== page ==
I can tell because last night we went to see Josh Ritter (whom Jae has been talking about for years but I’m just catching up). There was a song he played with lyrics that said “tell me I got here at the right time” and it was bittersweet and melancholy and painted a picture of loving someone through illness, and it got me thinking about the process of caring for my dad while he was sick and the acceptance I had to come to about the possibility that in one of my trips back to Nashville, I would not be there when he died. And that’s basically how it worked out in the end — Karsten and I had just made it back to Chicago that evening and decided not to go by my parents’ house until the next morning since it was already pretty late. And my dad died that night.
Sometimes the loss hurts more because I know I could have seen him alive one more time, but more often I know I was there at the right times all the previous times.
Anyway, it’s funny how once you’re reminded of something difficult, you can see connections in the loosest ways. So all through the rest of Josh Ritter’s set, I was primed to reflect on all kinds of loss, but especially my dad. And then he played “Kathleen,” which is one of the few songs of his I knew before last night, and I like it but it’s a tough one for me, because it so heavily references the Irish standard “I’ll Take You Home Again, Kathleen” and that’s one of the songs my dad used to sing when he was a nightclub performer and is the source of my name. Of course, Ritter’s song goes off in a different direction, but I think if you carry the connection over and think about his song in the context of its heritage, it makes his song even more intriguing. The Irish song is a plea to that song’s Kathleen to hold out hope in the narrator, to recognize that he sees she is unhappy and that he can once again bring her the happiness that she has lost. The Ritter song is a plea to its Kathleen to place some hope in the narrator, to recognize that he appreciates her and can see her clearly and can make her happy even if it’s just for one night. Each song is a kind of begging, but from nearly opposite ends of the lifecycle of a relationship — and, you could even say, nearly opposite ends of life itself.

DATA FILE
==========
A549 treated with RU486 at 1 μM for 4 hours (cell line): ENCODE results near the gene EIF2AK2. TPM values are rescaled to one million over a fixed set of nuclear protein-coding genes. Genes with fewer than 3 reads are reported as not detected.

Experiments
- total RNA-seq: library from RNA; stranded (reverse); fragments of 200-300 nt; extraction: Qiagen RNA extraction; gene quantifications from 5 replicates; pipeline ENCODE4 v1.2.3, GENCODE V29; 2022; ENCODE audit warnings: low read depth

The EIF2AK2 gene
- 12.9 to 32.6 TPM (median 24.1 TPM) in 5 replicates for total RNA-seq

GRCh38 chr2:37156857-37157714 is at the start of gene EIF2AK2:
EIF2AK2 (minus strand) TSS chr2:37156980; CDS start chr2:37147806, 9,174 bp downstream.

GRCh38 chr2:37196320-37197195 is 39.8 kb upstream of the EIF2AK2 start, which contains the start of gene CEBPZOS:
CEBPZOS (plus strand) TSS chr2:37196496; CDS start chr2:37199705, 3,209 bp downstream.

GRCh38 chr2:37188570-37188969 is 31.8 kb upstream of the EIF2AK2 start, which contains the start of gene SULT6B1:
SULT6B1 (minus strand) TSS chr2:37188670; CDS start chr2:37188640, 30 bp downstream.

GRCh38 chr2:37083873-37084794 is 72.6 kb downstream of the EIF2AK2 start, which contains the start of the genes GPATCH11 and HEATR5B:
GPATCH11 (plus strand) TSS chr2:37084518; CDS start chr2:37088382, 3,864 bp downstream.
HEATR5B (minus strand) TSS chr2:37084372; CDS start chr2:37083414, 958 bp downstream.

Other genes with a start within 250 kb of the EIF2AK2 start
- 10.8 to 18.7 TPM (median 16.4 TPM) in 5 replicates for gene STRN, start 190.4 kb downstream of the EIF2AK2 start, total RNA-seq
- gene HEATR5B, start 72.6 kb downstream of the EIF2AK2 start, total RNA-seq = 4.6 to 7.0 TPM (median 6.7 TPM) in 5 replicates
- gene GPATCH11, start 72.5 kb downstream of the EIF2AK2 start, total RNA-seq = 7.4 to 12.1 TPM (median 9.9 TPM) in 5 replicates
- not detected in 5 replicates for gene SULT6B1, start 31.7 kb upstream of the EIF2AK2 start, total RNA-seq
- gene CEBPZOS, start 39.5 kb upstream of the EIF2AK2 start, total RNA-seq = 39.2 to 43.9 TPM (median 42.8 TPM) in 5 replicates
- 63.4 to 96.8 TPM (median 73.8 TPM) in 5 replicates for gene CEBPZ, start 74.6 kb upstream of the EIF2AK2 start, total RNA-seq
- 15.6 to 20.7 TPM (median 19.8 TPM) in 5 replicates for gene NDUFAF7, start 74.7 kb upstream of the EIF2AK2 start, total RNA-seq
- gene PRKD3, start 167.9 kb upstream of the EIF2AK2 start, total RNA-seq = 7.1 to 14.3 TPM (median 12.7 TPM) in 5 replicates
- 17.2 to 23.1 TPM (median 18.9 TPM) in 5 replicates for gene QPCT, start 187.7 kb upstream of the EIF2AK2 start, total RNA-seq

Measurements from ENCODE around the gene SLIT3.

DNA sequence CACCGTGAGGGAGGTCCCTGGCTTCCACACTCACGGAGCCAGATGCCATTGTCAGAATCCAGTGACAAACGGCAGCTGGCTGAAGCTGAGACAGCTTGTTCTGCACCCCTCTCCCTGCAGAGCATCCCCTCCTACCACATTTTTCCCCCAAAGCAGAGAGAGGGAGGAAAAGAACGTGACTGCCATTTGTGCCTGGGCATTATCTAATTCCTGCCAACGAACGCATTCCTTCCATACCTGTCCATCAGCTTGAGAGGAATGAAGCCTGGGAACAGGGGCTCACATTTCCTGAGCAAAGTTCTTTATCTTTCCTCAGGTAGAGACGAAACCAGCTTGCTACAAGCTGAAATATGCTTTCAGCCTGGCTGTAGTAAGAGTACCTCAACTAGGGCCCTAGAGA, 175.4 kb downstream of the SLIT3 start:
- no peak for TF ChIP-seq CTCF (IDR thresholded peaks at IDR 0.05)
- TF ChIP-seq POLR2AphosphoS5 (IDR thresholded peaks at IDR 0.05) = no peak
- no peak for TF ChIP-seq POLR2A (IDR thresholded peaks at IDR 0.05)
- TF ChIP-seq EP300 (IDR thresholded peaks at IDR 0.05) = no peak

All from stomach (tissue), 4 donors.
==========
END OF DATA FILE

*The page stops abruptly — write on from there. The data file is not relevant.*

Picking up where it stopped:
Anyway, I thought about that while he was playing the song, but I was also just washed away in grief every time I heard the line “I’ll be the one to drive you home, Kathleen.”
And yet I walked away from the show feeling hopeful, and creatively inspired. I think there’s another post about that I need to write, because there are other factors at work there, but I definitely took away ideas from listening to Ritter’s brutal and beautiful honesty, and I intend to use them.